“I think it’s important for the president to engage with and really see the community of which he talks about and has talked about giving support to," Hickman told The Baltimore Sun.
Jackson told CP that the Cummings ordeal had “no bearing” on the timing of the White House meeting from a “macro” level. However, the meeting was not listed on the president's public schedule Monday.
“I think it was on the White House’s mind a long time ago,” Jackson said, adding that he wasn’t sure when the decision was made to have the meeting on Monday. “I talked about this trip and coming back together again. And pretty much, it's all about locking down schedules. And then, you get a short framework. But I would have expected it to happen a couple of months ago, actually.”
During the meeting, Jackson said that pastors discussed everything from the administration’s work to lower unemployment in the African American community, the creation of opportunity zones to provide tax incentives for investment in low-income communities, and the passing of the bipartisan criminal justice reform and other advancements that will help inner-city communities.
“We talked about everything from religious liberties, to life issues. So what impressed me was the positivity,” Jackson added.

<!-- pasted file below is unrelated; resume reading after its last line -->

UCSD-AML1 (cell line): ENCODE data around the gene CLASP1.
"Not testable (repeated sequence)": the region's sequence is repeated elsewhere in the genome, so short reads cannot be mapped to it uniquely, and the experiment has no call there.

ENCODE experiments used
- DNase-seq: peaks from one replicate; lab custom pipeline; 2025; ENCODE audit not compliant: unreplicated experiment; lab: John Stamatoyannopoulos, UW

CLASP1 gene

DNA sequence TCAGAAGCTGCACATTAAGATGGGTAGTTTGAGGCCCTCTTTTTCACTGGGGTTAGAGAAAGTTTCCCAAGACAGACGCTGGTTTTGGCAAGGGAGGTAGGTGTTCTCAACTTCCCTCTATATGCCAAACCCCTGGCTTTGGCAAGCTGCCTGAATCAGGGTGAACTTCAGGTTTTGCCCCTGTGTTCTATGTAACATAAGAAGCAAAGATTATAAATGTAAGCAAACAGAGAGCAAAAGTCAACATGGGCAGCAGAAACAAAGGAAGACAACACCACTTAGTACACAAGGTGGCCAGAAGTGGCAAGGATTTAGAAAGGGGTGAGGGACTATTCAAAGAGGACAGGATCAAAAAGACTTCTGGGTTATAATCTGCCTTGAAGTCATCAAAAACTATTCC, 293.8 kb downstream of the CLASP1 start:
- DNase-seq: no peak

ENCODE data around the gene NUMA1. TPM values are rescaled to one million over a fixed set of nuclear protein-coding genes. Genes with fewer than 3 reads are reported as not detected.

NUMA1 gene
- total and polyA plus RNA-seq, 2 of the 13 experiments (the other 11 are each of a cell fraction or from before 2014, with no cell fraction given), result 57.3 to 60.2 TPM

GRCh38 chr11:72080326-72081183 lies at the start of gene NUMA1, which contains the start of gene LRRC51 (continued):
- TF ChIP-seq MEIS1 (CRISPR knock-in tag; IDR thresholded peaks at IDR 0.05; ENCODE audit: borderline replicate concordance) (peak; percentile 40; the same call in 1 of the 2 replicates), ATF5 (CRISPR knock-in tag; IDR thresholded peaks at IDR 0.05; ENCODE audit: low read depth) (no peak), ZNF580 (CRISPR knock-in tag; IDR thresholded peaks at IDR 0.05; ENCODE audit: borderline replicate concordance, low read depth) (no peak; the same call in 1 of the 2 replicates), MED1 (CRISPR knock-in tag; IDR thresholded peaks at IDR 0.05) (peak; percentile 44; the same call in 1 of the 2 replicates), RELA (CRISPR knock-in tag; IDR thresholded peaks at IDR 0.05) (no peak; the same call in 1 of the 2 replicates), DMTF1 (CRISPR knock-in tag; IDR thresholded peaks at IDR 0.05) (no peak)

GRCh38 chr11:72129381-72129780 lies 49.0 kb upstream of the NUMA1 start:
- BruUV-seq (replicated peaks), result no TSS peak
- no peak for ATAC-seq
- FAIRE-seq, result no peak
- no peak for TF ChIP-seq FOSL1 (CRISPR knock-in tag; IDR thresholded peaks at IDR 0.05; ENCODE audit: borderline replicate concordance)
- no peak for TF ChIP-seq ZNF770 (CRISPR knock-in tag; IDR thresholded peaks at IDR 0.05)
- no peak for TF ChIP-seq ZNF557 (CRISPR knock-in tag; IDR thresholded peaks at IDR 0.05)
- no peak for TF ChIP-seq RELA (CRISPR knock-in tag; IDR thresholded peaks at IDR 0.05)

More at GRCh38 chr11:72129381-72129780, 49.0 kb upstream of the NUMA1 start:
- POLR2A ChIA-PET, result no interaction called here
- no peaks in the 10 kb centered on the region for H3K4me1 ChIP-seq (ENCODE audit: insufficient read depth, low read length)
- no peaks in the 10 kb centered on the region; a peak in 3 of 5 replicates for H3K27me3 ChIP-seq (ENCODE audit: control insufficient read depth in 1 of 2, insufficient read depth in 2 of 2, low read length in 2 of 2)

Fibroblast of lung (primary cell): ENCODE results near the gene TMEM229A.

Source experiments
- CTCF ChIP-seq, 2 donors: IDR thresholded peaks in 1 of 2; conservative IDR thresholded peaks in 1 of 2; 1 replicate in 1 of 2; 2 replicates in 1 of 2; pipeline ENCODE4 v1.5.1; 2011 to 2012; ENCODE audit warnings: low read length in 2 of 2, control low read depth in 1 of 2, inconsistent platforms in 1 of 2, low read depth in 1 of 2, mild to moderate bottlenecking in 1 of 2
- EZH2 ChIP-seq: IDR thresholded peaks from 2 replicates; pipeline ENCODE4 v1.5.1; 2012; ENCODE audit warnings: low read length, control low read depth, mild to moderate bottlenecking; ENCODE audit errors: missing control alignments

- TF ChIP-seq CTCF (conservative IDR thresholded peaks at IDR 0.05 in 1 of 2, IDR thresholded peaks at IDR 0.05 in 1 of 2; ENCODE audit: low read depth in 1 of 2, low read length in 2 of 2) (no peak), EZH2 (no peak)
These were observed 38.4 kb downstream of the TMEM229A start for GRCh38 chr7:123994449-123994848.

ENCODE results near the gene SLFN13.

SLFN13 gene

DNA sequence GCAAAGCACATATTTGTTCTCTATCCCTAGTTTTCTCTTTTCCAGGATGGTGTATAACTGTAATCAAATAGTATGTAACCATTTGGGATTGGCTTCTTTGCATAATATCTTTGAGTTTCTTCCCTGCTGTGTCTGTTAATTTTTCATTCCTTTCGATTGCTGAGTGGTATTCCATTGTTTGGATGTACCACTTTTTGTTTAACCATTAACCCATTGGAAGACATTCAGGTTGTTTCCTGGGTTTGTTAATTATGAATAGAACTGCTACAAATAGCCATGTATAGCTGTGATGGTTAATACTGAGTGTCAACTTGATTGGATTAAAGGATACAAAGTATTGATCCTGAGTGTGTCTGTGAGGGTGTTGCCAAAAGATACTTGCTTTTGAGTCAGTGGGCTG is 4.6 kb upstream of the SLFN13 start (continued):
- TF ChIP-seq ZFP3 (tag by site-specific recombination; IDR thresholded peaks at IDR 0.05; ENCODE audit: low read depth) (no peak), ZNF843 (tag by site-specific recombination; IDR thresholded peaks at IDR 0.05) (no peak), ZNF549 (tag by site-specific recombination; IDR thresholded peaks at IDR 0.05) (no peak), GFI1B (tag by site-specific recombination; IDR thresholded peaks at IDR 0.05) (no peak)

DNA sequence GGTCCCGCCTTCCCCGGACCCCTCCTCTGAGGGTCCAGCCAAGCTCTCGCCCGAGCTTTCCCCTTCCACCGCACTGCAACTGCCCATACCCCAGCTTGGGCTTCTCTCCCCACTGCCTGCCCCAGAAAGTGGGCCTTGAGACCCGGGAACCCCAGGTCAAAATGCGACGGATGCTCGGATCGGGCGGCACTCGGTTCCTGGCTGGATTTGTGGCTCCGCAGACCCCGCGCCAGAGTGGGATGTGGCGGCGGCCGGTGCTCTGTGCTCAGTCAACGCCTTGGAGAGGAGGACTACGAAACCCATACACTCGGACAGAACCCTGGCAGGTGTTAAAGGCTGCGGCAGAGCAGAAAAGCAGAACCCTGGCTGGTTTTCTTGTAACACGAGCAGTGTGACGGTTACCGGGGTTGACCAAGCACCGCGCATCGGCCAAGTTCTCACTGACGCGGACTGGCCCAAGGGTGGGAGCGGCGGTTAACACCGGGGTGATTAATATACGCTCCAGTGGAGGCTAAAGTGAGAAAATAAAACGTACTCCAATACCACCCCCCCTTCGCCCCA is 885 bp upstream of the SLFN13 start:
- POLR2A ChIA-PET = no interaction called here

“So it sounded like [it would be for] evangelicals who support Trump with one important exception. And that is that in black communities, there's a lot of backlash against the president and a lot of name calling. But in that room, they were saying, ‘Hey, if our people got a chance to hear your hearts as we heard, they wouldn’t think the way some of them think.’
Pastor Kyle Searcy of the multiracial Fresh Anointing House of Worship in Montgomery, Alabama, also participated in Monday's meeting just as he did last year.
“I offered a strategy for entrepreneurial development and training in the inner cities of America, as well as in prisons. I know the administration has a great deal of acumen in the business realm,” Searcy told CP. “And my suggestion was to begin to take those skills and that interest and begin to incentivize corporations that provide entrepreneurial training and development that can stem the tide of poverty and other things.”
“The president was listening to us. He wanted to hear what we had to say,” Searcy continued. “And he was listening for our thoughts on what he has done, and things he could do in the future. That's the spirit of the meeting.”
Jackson, who was a member of the Trump 2016 campaign's evangelical advisery committee and has engaged informally with the administration on different occasions, assured that the political makeup of the group in Monday's meeting was “bipartisan.”
“Most blacks are liberal in their politics and conservative in their bank accounts,” Jackson said. “I know for a fact that [the group] was split [politically] because of the demographic and the church structure some of the people come out of. So I think that also was impressive. Because he got a positive response from a diverse group.”
After the meeting, Jackson, King, Owens and the Rev. Dean Nelson, the founder of the Douglass Leadership Institute, took questions from reporters outside of the White House. Owens responded to questions about whether Trump is racist.
"I find that hard to believe, considering the things he’s done for the black community," Owens said, according to ABC News. "Positive things for the black community."